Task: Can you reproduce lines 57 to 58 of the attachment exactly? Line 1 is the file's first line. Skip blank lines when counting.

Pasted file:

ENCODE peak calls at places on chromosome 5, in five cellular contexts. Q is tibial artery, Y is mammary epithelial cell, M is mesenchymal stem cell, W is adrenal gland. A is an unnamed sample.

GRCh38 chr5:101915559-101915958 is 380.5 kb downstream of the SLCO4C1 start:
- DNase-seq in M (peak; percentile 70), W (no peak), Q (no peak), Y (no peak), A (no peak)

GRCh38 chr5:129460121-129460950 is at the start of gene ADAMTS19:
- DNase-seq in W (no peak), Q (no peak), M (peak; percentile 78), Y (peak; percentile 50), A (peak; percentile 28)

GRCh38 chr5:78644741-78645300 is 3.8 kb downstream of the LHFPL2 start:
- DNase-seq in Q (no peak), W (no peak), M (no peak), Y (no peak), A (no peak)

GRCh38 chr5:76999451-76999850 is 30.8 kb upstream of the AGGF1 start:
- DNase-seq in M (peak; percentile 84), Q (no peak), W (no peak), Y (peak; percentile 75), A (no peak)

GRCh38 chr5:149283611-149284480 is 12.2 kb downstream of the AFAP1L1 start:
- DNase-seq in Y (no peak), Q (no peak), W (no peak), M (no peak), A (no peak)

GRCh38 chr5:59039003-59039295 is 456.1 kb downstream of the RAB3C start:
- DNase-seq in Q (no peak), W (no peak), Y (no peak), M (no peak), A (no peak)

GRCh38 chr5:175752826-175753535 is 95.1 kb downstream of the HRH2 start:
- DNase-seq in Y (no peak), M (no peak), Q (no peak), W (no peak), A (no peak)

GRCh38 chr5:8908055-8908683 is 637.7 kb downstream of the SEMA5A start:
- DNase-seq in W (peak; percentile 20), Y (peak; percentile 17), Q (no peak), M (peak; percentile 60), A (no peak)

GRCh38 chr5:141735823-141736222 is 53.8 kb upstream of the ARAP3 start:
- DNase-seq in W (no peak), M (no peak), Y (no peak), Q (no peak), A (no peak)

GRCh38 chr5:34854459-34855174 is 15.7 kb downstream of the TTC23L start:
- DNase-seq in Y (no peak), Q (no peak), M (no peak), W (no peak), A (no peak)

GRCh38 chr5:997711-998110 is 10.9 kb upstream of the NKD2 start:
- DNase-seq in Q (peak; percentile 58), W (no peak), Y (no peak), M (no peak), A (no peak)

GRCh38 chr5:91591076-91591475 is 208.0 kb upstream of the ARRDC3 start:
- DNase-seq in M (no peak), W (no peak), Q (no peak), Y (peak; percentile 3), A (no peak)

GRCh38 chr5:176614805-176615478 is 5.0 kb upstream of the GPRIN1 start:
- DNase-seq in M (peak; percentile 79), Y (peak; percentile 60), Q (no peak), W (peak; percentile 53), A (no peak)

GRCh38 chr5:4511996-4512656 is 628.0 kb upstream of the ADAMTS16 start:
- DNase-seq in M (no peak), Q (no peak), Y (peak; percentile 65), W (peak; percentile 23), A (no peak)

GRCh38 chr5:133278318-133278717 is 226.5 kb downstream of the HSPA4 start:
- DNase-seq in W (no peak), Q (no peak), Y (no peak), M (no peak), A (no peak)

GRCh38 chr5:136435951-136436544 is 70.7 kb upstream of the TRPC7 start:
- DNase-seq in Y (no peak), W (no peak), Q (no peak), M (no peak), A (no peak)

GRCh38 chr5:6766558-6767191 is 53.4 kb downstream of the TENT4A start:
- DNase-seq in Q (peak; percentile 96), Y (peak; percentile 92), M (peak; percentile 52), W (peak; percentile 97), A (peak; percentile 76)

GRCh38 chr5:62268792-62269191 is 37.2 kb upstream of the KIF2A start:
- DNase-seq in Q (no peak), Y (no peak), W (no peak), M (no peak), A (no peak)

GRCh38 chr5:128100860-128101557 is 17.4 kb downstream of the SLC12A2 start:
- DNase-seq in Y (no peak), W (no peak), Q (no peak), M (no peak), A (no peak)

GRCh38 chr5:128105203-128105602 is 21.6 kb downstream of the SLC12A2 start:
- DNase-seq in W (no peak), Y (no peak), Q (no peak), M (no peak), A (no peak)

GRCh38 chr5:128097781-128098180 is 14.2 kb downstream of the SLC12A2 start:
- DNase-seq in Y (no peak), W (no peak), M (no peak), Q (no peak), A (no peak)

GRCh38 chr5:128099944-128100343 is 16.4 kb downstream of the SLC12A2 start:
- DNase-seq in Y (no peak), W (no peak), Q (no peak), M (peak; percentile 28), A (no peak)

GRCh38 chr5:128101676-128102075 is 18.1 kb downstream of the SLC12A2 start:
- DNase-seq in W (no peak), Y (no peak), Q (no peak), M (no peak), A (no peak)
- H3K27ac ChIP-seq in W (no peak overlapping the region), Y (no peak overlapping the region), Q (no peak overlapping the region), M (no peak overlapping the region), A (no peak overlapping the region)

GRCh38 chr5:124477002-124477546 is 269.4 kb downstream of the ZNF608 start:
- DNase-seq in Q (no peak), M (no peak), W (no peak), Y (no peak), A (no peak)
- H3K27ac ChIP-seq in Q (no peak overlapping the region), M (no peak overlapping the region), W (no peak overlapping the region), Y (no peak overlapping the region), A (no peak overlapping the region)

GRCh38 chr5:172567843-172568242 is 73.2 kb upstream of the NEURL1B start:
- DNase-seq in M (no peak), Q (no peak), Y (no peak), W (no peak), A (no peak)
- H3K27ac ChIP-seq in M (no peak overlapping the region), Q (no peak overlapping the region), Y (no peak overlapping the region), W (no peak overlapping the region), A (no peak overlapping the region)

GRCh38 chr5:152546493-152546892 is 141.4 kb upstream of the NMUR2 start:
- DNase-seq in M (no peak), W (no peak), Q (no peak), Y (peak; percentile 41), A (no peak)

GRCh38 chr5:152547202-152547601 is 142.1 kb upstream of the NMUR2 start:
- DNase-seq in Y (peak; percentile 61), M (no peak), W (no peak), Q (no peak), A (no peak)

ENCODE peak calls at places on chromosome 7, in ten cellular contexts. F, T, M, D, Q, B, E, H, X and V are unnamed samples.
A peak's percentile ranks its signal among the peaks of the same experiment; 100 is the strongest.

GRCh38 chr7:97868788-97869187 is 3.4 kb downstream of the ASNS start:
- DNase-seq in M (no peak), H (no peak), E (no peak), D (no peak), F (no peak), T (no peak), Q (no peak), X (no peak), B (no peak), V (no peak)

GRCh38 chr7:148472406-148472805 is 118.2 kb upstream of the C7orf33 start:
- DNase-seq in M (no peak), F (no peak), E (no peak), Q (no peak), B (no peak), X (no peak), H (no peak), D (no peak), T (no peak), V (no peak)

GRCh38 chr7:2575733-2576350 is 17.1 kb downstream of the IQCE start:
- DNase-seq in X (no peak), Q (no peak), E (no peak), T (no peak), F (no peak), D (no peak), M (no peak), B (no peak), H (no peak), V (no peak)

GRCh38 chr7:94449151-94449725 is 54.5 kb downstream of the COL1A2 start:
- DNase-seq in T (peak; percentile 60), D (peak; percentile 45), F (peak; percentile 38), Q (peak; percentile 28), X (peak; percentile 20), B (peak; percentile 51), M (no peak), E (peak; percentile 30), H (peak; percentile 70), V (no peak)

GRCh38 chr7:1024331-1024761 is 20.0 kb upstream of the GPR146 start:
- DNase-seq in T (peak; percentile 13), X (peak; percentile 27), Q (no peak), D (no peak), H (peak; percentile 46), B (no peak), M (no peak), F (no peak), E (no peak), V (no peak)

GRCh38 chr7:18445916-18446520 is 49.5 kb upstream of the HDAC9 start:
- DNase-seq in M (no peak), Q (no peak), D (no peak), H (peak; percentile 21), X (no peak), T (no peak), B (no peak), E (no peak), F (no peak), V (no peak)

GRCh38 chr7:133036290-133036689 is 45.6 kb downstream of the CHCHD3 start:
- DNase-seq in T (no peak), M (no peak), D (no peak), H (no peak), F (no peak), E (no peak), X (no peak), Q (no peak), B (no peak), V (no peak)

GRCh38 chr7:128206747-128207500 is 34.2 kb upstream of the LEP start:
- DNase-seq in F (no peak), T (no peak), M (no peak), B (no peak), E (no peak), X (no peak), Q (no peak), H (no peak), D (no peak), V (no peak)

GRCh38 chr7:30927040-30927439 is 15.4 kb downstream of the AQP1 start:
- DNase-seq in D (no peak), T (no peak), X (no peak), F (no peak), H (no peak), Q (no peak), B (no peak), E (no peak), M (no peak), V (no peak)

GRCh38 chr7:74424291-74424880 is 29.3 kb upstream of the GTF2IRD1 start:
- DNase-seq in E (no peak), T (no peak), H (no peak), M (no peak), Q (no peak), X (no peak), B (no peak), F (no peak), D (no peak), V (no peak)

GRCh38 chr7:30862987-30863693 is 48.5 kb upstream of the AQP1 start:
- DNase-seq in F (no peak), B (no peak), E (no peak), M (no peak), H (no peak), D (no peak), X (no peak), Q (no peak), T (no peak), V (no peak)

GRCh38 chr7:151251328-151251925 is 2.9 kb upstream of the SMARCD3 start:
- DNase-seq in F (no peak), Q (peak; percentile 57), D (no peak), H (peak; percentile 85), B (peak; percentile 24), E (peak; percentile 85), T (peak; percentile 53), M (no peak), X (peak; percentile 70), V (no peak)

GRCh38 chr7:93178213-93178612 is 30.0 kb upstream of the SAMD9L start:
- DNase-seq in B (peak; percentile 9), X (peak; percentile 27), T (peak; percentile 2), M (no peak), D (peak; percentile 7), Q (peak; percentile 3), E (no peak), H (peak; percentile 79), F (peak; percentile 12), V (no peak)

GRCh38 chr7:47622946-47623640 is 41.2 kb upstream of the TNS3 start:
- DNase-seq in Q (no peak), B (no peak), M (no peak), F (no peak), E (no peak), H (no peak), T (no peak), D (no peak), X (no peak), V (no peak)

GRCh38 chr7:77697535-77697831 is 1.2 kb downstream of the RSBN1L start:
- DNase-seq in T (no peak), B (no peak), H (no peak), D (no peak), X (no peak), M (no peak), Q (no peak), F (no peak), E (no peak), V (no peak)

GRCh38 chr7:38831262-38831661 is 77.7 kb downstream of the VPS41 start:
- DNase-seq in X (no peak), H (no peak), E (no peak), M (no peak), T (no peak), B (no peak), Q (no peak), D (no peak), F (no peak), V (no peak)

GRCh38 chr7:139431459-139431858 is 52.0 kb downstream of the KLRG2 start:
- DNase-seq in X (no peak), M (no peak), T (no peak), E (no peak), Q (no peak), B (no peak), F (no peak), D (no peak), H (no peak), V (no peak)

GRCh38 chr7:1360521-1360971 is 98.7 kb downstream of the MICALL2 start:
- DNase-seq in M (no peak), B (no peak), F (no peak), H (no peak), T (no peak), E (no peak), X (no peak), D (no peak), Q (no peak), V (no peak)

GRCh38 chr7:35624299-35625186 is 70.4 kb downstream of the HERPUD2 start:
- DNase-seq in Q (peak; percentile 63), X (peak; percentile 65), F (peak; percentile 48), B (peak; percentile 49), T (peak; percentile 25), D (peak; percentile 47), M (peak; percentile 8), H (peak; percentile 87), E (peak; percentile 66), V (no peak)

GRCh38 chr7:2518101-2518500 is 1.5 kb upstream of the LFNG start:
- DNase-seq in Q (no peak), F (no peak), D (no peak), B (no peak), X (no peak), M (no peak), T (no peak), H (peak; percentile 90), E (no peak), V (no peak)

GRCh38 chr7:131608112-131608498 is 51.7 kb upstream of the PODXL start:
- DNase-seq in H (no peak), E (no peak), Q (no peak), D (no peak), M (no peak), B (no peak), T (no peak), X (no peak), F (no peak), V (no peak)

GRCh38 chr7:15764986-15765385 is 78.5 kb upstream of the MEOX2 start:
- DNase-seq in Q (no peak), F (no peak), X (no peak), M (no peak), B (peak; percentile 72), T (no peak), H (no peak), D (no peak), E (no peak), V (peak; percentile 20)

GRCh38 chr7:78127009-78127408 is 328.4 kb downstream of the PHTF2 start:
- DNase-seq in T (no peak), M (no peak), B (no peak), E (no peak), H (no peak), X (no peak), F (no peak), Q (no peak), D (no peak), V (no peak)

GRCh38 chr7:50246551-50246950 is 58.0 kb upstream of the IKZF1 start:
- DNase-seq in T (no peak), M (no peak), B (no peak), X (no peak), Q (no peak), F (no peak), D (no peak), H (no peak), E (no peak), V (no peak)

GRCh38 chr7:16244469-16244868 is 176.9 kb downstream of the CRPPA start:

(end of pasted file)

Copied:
GRCh38 chr5:152547202-152547601 is 142.1 kb upstream of the NMUR2 start:
- DNase-seq in Y (peak; percentile 61), M (no peak), W (no peak), Q (no peak), A (no peak)